HMCS Protecteur takes part in Operation Friction

Election 2015: military policy a battleground

From veterans care to the long-awaited F-35 stealth fighter, parties pitch their approaches to the Canadian Forces

A rundown navy, aging fighter jets and closing of dedicated Veterans’ Affairs offices are playing a central role in the campaign for the Oct. 19 federal election.

The Conservative government has been in a running battle with the Public Service Alliance of Canada over the closure of nine regional Veterans Affairs offices, including those in Prince George and Kelowna. The union ran TV ads with veterans describing difficulty getting mental and physical health support.

Veterans’ Affairs Minister Erin O’Toole wrote to PSAC national president Robyn Benson in July, calling the ads “intentionally misleading.” He said the government is opening 27 dedicated mental health clinics, training staff on veterans programs in integrated Service Canada offices, and continuing to spend more on support for veterans as their numbers decline.

NDP leader Thomas Mulcair promises to reopen the nine dedicated offices, and add $454 million over four years to Veterans Affairs. The NDP says the money would go to improving long-term care, survivor pensions, mental health treatment and expansion of the program to support veterans in their homes.

Liberal leader Justin Trudeau has announced that if he becomes prime minister, he will pull Canada out of the development of the U.S.-led F-35 fighter project, which has been plagued by delays and cost overruns. Trudeau said the F-35’s stealth, first-strike abilities are not what Canada needs, and other fighters would serve Canada’s purposes at lower cost.

Conservative leader Stephen Harper noted it was the previous Liberal government that committed Canada to join Australia, Britain and other countries in supporting the F-35, and withdrawing would be a severe blow to the country’s aerospace industry.

With six of the Royal Canadian Airforce’s 30-year-old CF-18 fighter-bombers taking part in a U.S.-led mission against Islamic State targets in Iraq and Syria, the Liberals and NDP are calling for Canada to focus on humanitarian relief instead of combat.

The Royal Canadian Navy, another traditional name restored by the Conservatives, is awaiting new ships from the Conservatives’ $26 billion shipbuilding program, Canada’s largest ever. Some contracts have been awarded to Seaspan, B.C.’s largest shipyard, which is also building new research vessels for Fisheries and Oceans Canada.

HMCS Protecteur, the navy’s only West Coast supply ship, was decommissioned after a 2014 fire off Hawaii. Protecteur was built in Halifax 46 years ago, and is being temporarily replaced by a former U.S. Navy ship on loan from Chile. Replacements for Protecteur and its East Coast equivalent HMCS Preserver, also retired, are expected to take six more years.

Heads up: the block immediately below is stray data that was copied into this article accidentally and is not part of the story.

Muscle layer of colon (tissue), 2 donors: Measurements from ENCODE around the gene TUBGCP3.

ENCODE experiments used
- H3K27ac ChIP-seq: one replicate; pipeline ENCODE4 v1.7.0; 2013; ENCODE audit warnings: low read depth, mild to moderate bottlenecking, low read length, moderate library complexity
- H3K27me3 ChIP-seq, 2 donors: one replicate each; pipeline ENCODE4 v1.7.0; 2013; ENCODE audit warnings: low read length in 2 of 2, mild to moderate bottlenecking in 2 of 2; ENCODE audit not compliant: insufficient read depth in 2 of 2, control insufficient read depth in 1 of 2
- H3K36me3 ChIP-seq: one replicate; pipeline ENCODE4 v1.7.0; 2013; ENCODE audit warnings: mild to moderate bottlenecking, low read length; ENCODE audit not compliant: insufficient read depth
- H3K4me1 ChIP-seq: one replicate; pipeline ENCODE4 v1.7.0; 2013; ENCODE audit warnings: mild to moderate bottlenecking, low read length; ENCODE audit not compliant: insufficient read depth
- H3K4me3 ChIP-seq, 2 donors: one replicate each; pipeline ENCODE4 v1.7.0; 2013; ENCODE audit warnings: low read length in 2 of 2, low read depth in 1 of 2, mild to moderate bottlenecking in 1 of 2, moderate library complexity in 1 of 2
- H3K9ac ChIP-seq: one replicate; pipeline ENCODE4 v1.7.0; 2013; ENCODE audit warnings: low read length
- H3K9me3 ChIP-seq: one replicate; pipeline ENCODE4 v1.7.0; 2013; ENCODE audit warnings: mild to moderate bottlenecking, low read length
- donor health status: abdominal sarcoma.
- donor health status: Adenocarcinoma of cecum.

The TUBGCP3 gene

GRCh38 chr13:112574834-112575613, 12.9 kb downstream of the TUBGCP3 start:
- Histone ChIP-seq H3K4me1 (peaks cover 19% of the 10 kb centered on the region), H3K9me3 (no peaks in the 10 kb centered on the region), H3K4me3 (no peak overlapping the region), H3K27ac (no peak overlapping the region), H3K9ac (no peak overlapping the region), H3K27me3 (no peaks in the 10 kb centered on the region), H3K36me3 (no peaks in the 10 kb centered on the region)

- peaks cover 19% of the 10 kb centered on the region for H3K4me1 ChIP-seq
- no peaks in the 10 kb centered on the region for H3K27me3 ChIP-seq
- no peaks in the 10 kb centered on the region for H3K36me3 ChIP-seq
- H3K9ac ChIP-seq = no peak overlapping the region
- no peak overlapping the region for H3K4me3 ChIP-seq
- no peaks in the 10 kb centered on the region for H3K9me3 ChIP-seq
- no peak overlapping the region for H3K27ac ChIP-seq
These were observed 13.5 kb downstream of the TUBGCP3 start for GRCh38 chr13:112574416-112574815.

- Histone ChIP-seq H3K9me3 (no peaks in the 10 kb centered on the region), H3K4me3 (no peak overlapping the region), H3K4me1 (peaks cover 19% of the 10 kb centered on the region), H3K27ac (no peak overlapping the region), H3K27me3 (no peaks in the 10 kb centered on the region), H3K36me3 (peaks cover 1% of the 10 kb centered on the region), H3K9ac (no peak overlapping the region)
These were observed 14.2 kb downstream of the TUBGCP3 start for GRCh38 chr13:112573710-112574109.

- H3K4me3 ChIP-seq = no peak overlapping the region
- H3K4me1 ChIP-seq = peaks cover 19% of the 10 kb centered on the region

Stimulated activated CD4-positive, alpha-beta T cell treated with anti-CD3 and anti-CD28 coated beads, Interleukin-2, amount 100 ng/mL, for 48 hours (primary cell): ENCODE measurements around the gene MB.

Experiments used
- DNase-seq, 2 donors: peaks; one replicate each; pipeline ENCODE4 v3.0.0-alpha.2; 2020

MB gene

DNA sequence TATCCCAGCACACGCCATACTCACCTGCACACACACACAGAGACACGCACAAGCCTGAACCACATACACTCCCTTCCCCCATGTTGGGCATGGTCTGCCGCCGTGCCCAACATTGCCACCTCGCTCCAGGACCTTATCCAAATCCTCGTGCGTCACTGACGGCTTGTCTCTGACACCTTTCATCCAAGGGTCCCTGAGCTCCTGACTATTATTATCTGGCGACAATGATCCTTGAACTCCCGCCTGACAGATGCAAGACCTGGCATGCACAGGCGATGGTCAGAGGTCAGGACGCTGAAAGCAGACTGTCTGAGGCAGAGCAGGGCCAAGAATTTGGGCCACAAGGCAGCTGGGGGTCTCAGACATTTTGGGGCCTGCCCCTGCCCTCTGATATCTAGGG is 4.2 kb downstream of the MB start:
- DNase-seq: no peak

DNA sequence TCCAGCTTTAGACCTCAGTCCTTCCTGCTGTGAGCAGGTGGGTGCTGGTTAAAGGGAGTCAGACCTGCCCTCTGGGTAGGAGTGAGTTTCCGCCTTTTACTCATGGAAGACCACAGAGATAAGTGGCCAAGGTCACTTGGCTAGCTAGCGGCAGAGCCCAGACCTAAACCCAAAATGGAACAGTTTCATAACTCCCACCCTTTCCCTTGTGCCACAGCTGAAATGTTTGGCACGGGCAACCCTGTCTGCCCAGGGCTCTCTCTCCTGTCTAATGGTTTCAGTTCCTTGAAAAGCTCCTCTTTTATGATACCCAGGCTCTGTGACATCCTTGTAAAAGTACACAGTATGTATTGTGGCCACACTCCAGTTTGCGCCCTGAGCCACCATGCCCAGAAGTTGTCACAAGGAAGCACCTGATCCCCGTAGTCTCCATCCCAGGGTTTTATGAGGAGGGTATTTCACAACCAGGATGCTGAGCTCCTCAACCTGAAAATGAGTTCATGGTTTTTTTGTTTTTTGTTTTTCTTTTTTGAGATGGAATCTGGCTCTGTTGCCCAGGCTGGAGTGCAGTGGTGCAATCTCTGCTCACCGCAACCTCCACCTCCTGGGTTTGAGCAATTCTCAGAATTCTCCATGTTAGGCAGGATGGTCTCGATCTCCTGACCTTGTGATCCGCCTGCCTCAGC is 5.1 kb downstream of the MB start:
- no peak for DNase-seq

Veterans Affairs Canada spending graph, July 2015.

Just Posted

Microscopic parasite found in Prince Rupert water affecting thousands

More than 12,000 residents affected by the boil water advisory issued Dec. 14

Prince Rupert Rampage come up short in Terrace

River Kings beat the Rampage 4-3 in overtime Saturday night

WEB POLL: Where are you getting your clean water?

Prince Rupert is under a boil water advisory for possibly a week, or longer

RCMP ask public to help find missing Prince Rupert man

Binh Tran has been missing since December 11

Heart of Our City: Making Rupert beautiful again

Peter McKay has been a landscaper in Prince Rupert for 15 years

Grocery stores run out of water in Prince Rupert

Video on the boil water advisory, where to call, and where to find bottled water

Shop Prince Rupert is back

These businesses are all taking part in the Shop Prince Rupert event until December 21 at noon

Canucks score 3 power-play goals in 4-2 win over Oilers

Vancouver sniper Boeser has 6 goals in last 5 games

Trudeau lashes out at Conservatives over migration “misinformation”

Warning against the “dangers of populism,” Trudeau says using immigration as a wedge political issue puts Canada’s future at risk.

B.C. hockey coach creates ‘gear library’ to remove cost barrier of sport

Todd Hickling gathered donations and used gear to remove the cost barrier for kids to play hockey.

Canada’s ambassador meets with second detainee in China

Global Affairs says John McCallum, Canada’s ambassador to China, met with Spavor Sunday

‘They’re coming:’ Flying cars may appear in urban skies by 2023

Air taxis will number 15,000 and become a global market worth $32 billion by 2035

B.C. VIEWS: Andrew Wilkinson on taxes, ICBC and union changes

Opposition leader sees unpredictable year ahead in 2019

5 tips for self-care, mental wellness this holiday season

Ministry of Mental Health and Addictions urging British Columbians to prioritize self care through festive season

Most Read